It is necessary to keep in mind certain clauses in the deed executed in 1897 by Henry Farrior and James W. Blount to the trustees of the James Sprunt Institute. In the premises it is said that the grantors desired to establish and provide for this institution, which was a high school in the town of Kenansville, and that the Wilmington Presbytery had elected trustees by whom it was to be managed and controlled. Following the premises is the clause of conveyance to the “trustees and their successors in trust for the Wilmington Presbytery to be used for the purposes of education.” And then the habendum — “to the said trustees, their successors and assigns in trust for the only use and benefit of the Wilmington Presbytery forever, and to be used for the purposes of education and for no other purposes.”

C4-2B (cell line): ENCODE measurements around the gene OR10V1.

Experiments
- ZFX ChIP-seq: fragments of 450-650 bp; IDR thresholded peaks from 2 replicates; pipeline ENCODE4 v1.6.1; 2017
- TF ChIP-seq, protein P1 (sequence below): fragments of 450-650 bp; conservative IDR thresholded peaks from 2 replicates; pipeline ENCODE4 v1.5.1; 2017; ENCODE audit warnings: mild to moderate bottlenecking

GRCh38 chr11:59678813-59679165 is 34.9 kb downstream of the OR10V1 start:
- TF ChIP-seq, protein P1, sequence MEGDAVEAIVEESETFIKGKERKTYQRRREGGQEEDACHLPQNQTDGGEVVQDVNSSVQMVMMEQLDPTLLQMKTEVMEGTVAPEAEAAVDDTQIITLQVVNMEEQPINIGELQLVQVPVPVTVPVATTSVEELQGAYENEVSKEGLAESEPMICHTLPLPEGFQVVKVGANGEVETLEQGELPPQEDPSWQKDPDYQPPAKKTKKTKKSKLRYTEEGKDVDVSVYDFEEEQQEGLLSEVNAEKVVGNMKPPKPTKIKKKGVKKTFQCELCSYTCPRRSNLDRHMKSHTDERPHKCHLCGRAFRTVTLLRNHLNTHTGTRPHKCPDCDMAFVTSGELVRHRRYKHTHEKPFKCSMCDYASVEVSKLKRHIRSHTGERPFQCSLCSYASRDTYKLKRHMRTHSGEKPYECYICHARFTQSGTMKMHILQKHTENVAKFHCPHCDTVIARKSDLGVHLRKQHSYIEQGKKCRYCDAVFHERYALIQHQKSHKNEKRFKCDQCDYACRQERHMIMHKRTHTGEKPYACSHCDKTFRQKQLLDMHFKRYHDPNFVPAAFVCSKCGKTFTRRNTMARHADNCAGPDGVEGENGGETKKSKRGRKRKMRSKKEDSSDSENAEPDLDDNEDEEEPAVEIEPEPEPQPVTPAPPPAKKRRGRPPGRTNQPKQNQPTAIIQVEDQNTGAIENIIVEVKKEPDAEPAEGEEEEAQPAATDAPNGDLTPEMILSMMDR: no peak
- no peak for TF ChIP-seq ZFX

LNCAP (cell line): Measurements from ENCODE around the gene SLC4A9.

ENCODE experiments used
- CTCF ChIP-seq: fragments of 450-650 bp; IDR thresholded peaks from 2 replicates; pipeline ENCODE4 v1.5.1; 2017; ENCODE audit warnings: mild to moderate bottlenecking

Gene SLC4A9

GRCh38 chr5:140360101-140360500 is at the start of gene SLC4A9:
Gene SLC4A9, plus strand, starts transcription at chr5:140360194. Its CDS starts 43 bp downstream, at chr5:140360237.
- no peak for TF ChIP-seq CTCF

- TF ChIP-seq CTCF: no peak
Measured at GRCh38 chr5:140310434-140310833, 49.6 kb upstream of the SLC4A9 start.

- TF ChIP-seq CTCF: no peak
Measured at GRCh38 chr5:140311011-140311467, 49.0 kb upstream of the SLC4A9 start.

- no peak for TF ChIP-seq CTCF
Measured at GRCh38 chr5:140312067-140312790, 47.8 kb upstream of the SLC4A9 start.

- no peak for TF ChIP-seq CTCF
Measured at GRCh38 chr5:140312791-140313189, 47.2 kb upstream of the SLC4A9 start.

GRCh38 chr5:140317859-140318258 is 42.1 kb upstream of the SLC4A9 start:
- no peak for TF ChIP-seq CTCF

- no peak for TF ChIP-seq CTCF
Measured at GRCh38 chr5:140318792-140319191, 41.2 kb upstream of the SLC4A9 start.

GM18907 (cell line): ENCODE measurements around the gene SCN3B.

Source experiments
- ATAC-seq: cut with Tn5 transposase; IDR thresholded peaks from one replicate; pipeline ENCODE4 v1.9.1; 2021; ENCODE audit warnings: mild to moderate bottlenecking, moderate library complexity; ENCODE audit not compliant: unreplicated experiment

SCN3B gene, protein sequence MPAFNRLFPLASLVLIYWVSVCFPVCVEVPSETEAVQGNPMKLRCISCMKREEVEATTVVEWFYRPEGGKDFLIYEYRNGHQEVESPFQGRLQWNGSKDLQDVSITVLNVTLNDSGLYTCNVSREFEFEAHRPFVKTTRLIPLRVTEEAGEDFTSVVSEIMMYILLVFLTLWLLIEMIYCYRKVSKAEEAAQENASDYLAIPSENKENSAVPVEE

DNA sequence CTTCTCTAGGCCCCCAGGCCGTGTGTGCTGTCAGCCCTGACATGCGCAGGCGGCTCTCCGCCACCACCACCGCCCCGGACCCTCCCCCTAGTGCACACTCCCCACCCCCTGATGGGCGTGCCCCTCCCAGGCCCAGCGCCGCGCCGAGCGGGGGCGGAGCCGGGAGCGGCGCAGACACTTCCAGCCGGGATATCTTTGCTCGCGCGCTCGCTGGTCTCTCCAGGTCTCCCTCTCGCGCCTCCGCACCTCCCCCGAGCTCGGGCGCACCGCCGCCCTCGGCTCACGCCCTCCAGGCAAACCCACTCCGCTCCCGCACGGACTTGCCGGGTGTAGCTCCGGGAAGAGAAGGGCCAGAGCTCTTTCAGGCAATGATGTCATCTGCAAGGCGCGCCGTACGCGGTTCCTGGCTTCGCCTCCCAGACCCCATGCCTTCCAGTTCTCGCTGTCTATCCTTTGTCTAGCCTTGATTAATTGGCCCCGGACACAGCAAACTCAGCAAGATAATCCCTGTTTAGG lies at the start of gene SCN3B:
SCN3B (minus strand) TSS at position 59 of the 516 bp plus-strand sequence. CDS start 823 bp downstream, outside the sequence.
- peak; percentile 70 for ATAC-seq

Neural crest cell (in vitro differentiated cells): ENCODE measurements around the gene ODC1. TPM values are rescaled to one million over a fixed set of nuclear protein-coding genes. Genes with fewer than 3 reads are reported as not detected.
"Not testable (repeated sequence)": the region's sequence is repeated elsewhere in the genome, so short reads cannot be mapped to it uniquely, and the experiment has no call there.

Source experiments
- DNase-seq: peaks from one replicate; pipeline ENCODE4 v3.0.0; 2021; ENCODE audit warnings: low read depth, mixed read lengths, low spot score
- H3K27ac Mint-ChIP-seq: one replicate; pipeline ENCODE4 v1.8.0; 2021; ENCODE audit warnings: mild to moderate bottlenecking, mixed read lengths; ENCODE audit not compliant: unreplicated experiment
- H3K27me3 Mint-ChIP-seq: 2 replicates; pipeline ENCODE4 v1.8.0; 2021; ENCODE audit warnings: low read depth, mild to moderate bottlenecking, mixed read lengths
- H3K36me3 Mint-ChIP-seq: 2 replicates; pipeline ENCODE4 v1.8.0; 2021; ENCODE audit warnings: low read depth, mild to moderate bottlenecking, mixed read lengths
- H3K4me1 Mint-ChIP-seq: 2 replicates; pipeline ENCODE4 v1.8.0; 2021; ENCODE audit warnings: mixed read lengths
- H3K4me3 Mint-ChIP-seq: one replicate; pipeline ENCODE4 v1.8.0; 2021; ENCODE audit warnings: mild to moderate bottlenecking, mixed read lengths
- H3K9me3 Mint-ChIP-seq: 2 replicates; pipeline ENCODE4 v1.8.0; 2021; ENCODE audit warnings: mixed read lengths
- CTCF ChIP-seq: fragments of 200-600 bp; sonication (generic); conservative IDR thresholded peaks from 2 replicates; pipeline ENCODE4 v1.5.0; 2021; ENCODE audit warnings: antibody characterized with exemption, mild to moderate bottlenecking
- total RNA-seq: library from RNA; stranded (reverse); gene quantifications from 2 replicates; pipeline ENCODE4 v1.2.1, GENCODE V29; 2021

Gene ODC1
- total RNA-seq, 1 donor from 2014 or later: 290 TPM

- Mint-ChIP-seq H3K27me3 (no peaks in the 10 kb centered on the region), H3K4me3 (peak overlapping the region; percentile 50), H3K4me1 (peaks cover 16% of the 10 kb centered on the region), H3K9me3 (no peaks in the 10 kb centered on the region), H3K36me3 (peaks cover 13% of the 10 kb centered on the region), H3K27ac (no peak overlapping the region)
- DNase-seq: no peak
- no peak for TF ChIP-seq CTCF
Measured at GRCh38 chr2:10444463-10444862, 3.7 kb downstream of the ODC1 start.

The initial question relates to the quality of the estate described in this conveyance. The plaintiff contends that the deed passes to the trustees a fee simple, with the usual covenants of warranty, while the defendants contend that it conveys an estate in trust defeasible upon breach of a condition subsequent appearing upon the face of the instrument.
An estate on condition expressed in the grant itself is where an estate is granted, either in fee simple or otherwise, with an express qualification annexed, whereby the estate granted shall either commence, be enlarged, or be defeated, upon performance, or breach of such qualification or condition; and a condition subsequent operates upon an estate already created and vested, rendering it liable to be defeated if the condition is broken. 2 BL, 154. “Among the forms of expression which imply a condition in a grant,” says Washburn, “the writers give the following: ‘on condition’ — ‘provided always’- — ‘if it shall so happen’- — or ‘so that he, the grantee, pay, etc., within a specified time’; and grants made upon any of these terms vest a conditional estate in *329tbe grantee. And it is said other words make a condition if there be added a conclusion with a clause of re-entry, or without such clause, if they declare that, if the feofee does or does not do such an act, his estate shall cease or be void.” 2 Wash. Real Prop., 5 ed., 3.